Everyone—including fintechs, other non-bank companies, and associated individuals—that either partners with banks or seeks to provide alternatives to insured deposits must comply with the FDIC's deposit insurance advertising regulations and other applicable federal law. Those rules cover all statements, graphics, and other communications or representations on websites, in social media—of all varieties—and in traditional print products.
Why It Matters
When these types of violations occur or are alleged, they may open the door to more supervisory scrutiny by federal agencies, reputational damage, enforcement risk, and other ripple effects in the market. As the financial services market continues to innovate and evolve, those participating in the space must nevertheless be mindful of these types of regulatory requirements and prohibitions.
These rules prohibit any person from:
- representing that the FDIC insures uninsured financial products as part of an advertisement, solicitation, or other publication or dissemination
- knowingly misrepresenting the extent to which and the way a deposit or obligation is insured by the FDIC—whether by making affirmative statements or by omitting material information
- ·omitting a clear, conspicuous, and prominent disclaimer that the products being offered are not FDIC insured or guaranteed, in advertisements for uninsured financial products that feature or include FDIC-associated terms or images
Statements regarding deposit insurance are deemed to violate the FDIC's regulations if they omit material information, such as when a non-insured entity that advertises deposit insurance fails to identify the bank through which the deposits are insured.
The FDIC clarified its deposit insurance advertising regulations in a 2022 rulemaking. Since then, the FDIC has consistently underscored that it will enforce these rules, and has done so. To date, the FDIC has publicly called out at least 15 instances of non-bank entities and related individuals for alleged violations of these rules. Recently, the FDIC singled out a crypto-focused nonbank entity, alleging violations of these provisions.
When an alleged violation occurs, the FDIC typically sends a public cease and desist order to direct the entity or individual to stop making and remove the statements or references, and amend the statements that involve pass-through insurance arising from the placement of consumer deposits into accounts at banks. Nothing stops the FDIC from taking other measures or precludes it from finding additional violations of law.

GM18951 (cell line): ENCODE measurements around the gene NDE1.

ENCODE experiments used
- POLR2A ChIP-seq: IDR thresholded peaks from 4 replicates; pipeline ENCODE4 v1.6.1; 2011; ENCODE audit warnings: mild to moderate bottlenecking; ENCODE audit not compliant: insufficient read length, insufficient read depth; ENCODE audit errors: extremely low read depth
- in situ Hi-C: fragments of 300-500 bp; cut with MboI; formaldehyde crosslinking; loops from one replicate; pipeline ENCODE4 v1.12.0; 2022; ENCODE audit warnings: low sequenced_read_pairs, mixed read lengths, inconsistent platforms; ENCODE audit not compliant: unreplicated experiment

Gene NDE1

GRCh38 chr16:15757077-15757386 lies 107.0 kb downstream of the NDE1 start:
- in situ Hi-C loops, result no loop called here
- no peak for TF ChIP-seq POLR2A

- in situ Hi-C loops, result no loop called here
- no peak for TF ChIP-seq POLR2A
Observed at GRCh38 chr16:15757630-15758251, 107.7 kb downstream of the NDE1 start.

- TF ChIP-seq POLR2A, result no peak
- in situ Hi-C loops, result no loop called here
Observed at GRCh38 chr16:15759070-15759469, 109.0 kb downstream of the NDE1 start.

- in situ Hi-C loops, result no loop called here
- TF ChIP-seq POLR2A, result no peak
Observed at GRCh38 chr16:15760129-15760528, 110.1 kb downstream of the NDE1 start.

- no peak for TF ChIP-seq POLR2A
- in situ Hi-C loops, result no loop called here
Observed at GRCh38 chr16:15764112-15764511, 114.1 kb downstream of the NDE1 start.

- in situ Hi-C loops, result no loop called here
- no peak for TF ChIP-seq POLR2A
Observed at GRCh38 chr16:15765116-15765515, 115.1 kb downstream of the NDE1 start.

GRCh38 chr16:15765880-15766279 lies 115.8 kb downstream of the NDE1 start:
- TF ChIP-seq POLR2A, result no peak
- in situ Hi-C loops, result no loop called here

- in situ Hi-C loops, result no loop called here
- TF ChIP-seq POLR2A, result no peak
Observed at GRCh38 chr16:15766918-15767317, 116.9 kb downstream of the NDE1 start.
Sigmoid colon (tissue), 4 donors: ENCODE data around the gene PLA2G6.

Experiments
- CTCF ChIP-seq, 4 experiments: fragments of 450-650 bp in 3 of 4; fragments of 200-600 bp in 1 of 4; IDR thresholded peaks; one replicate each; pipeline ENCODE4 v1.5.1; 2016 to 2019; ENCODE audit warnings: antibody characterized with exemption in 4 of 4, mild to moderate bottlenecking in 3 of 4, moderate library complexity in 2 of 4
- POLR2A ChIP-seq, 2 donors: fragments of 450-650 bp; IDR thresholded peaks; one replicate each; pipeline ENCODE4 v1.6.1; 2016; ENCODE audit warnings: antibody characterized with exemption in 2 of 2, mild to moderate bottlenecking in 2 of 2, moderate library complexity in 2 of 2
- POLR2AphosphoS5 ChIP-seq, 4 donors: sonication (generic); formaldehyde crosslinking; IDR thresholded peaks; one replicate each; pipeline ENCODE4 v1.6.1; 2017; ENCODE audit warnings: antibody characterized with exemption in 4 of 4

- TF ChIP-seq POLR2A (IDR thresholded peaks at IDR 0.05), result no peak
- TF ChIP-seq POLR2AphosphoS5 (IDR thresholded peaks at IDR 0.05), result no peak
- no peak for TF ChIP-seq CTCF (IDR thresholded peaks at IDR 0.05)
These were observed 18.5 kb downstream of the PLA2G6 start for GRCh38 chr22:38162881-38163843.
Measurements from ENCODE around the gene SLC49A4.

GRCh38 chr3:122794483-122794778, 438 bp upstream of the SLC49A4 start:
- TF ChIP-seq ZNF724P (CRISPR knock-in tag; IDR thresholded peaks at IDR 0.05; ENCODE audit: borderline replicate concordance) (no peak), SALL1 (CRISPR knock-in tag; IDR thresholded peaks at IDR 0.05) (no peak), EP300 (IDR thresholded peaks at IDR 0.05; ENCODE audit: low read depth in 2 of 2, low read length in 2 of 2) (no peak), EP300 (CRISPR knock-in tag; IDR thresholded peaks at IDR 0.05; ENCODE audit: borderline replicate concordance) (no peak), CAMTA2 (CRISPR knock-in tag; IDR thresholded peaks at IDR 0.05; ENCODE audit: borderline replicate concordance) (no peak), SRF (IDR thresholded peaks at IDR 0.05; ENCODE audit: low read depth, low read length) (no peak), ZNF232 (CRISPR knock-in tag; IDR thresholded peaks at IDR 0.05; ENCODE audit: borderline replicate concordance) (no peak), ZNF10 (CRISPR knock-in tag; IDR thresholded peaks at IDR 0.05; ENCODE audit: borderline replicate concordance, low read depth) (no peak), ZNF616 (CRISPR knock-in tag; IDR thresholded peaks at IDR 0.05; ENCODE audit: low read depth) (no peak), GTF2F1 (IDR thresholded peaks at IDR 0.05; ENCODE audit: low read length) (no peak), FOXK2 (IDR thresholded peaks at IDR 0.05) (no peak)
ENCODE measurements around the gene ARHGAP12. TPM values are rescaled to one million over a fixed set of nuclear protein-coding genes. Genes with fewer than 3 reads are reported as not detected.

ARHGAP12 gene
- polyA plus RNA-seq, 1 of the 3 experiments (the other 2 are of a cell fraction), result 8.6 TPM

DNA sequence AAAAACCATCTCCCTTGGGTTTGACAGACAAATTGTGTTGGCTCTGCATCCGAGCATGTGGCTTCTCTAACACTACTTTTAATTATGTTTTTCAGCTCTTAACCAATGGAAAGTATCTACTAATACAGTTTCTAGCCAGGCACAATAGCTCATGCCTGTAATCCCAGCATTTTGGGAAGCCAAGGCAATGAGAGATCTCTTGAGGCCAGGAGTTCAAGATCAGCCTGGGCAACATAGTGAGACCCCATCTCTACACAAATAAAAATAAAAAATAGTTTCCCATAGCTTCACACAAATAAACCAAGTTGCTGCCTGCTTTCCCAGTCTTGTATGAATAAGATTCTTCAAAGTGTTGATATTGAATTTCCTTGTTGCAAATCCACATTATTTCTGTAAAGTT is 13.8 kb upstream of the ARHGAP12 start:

Because of the breadth of the legal authorities involved, the FDIC can target not only the entity or individual who made the statement, but other technology companies and service providers. To date, the FDIC has alerted domain-hosting companies and ISPs in connection with alleged violations committed by their customers. The FDIC could also presumably direct social media companies to remove misleading posts if, for instance, a user did not do so.
The CFPB, in tandem with the FDIC's 2022 final rule, has explained that covered persons or service providers under the CFPB's jurisdiction "likely violate" the federal prohibition on deceptive acts or practices if they misuse the name or logo of the FDIC or engage in false advertising or make misrepresentations to consumers about deposit insurance, regardless of whether such conduct is engaged in knowingly. While the CFPB has not taken any public enforcement actions against covered persons and service providers for misrepresentations of FDIC deposit insurance status, covered persons and service providers under the CFPB's jurisdiction should be sufficiently on notice of these risks.
As the financial services industry develops new products and services, compliance with staid legal requirements should remain top of mind to avoid enforcement and reputational risks.